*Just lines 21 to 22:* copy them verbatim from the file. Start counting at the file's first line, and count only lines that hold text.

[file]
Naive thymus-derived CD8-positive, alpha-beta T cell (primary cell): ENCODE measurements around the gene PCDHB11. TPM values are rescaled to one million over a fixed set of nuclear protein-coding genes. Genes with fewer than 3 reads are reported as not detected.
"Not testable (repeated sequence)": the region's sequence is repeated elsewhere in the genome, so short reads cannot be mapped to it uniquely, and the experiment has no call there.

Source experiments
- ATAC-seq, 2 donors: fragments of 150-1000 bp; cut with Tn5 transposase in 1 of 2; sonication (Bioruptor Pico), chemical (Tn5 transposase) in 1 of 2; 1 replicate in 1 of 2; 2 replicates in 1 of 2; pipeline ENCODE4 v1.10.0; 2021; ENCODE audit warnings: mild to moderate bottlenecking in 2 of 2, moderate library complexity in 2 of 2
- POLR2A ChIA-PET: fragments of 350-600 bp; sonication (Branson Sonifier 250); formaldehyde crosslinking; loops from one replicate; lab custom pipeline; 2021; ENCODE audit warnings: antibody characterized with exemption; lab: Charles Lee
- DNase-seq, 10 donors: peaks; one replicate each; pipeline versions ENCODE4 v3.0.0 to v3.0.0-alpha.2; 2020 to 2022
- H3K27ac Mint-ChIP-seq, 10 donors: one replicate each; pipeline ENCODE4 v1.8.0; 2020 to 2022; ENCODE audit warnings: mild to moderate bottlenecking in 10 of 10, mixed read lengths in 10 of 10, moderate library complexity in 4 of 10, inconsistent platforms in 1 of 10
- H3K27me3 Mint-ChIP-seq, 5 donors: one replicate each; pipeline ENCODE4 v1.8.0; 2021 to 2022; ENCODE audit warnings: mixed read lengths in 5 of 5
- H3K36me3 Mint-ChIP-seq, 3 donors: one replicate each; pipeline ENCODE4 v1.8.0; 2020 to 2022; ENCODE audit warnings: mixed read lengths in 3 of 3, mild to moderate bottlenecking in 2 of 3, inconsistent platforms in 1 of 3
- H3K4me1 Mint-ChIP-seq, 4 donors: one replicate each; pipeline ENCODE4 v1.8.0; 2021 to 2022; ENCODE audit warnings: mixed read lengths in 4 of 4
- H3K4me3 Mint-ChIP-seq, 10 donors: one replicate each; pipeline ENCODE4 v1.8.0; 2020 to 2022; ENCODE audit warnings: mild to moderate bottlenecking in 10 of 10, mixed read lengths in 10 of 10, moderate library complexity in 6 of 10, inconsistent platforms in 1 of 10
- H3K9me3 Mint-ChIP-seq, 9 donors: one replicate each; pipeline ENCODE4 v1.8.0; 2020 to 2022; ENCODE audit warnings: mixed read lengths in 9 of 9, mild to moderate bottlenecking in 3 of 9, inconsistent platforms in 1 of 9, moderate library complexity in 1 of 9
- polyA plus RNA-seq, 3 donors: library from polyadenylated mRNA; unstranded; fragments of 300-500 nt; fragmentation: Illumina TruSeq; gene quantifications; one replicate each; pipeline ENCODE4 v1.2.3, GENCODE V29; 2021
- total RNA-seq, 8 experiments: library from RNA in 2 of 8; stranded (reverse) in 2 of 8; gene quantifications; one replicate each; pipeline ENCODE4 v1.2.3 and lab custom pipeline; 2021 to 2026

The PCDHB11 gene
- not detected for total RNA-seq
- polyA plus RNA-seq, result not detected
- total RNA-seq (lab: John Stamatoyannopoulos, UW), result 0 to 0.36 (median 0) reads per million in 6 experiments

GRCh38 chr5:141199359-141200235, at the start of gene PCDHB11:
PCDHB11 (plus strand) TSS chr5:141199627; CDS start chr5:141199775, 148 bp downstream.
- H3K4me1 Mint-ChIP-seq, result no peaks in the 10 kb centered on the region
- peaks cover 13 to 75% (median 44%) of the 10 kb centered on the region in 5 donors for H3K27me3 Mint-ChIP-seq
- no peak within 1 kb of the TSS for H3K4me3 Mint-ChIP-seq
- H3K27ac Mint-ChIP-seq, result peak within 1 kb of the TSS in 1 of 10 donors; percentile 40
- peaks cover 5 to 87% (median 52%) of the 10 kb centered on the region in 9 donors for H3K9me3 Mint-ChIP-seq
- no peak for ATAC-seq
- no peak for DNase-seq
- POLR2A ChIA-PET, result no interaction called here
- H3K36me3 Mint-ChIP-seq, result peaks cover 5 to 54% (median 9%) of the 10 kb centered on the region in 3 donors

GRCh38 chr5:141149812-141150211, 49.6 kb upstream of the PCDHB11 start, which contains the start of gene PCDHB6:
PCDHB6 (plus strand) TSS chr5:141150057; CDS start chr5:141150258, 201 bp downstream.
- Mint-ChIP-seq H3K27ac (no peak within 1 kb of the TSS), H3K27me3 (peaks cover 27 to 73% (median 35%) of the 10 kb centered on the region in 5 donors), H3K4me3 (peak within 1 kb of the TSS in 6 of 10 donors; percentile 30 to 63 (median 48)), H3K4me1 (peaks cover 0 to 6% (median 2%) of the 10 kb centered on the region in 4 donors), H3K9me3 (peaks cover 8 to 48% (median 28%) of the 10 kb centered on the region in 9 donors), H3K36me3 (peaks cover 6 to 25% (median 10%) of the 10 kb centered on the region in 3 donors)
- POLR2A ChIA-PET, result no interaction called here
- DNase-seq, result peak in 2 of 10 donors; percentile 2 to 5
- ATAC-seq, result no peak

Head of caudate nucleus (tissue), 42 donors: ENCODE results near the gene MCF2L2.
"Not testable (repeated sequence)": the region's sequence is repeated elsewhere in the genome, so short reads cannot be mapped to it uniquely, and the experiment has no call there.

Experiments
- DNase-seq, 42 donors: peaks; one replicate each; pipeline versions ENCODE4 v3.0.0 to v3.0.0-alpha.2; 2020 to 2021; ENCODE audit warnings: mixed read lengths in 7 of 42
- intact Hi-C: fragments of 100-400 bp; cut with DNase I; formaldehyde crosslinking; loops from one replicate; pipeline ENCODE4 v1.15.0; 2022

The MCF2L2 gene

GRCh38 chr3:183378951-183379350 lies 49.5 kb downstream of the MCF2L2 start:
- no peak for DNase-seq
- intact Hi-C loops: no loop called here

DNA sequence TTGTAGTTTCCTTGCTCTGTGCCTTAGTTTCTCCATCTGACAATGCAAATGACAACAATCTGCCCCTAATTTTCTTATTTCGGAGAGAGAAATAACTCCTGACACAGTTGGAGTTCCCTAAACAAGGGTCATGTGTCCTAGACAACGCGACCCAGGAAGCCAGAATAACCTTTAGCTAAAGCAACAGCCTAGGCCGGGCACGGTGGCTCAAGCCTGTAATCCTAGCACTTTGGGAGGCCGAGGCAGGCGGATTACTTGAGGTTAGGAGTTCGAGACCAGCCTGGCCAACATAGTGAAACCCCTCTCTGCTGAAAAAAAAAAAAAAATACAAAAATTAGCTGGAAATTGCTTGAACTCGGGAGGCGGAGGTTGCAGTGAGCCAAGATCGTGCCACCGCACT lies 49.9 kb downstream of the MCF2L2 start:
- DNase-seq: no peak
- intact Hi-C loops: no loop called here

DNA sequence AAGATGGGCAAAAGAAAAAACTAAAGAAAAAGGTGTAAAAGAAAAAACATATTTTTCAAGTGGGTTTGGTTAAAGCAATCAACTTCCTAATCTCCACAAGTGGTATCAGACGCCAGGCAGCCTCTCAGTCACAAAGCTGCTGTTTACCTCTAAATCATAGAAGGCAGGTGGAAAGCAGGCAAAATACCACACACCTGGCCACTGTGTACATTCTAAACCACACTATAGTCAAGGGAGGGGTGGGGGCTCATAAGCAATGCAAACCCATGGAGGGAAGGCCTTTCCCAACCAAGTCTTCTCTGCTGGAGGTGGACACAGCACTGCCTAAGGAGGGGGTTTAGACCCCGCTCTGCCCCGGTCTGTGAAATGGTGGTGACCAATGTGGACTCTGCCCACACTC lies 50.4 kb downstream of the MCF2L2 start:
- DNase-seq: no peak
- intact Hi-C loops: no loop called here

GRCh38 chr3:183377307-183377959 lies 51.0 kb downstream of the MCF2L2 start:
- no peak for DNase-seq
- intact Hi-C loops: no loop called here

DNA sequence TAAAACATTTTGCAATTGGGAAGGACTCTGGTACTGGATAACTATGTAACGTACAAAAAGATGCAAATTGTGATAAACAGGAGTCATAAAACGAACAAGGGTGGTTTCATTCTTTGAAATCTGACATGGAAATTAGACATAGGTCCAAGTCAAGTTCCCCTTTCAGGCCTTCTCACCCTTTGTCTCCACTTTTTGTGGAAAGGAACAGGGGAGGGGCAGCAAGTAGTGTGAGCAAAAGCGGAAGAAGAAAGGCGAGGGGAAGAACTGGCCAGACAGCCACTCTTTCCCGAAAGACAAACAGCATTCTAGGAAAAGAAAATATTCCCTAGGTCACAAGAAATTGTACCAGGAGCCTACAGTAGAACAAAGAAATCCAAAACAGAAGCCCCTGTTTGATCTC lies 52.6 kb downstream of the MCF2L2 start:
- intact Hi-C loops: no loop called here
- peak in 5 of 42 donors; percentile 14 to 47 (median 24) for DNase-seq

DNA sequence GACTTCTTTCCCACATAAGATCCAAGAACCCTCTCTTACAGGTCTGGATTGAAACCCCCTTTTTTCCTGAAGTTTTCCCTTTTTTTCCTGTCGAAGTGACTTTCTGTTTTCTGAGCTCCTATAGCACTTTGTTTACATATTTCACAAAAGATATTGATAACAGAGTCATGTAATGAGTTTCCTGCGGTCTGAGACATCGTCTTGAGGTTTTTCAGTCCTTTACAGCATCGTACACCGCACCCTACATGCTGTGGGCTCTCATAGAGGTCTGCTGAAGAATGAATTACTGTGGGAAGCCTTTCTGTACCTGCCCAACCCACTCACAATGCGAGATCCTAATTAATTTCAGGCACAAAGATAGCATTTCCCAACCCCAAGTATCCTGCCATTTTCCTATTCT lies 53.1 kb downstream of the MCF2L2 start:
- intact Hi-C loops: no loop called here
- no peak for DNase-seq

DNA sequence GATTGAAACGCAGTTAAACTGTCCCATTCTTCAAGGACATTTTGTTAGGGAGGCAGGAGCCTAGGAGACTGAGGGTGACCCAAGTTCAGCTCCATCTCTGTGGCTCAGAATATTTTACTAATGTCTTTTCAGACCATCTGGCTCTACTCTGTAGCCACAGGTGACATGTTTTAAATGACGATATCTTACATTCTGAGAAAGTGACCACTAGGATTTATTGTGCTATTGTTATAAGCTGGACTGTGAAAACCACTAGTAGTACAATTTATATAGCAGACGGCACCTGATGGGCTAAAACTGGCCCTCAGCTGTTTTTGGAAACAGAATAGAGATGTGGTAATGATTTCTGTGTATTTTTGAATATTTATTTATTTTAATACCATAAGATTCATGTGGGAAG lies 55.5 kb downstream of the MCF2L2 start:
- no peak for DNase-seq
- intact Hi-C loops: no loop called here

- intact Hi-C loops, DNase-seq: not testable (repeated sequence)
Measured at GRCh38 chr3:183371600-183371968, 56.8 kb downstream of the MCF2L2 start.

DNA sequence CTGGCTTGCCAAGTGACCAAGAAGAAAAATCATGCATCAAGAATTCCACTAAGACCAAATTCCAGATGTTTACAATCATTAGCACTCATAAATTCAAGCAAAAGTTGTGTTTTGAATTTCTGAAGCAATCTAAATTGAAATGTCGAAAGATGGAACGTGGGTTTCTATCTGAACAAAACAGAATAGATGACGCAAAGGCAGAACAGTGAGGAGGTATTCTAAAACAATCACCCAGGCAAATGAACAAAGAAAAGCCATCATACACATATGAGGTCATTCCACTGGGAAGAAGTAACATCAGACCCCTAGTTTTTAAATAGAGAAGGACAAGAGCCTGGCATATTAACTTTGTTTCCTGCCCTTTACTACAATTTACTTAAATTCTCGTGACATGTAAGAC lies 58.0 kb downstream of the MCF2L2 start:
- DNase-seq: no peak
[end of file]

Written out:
- H3K4me1 Mint-ChIP-seq, result no peaks in the 10 kb centered on the region
- peaks cover 13 to 75% (median 44%) of the 10 kb centered on the region in 5 donors for H3K27me3 Mint-ChIP-seq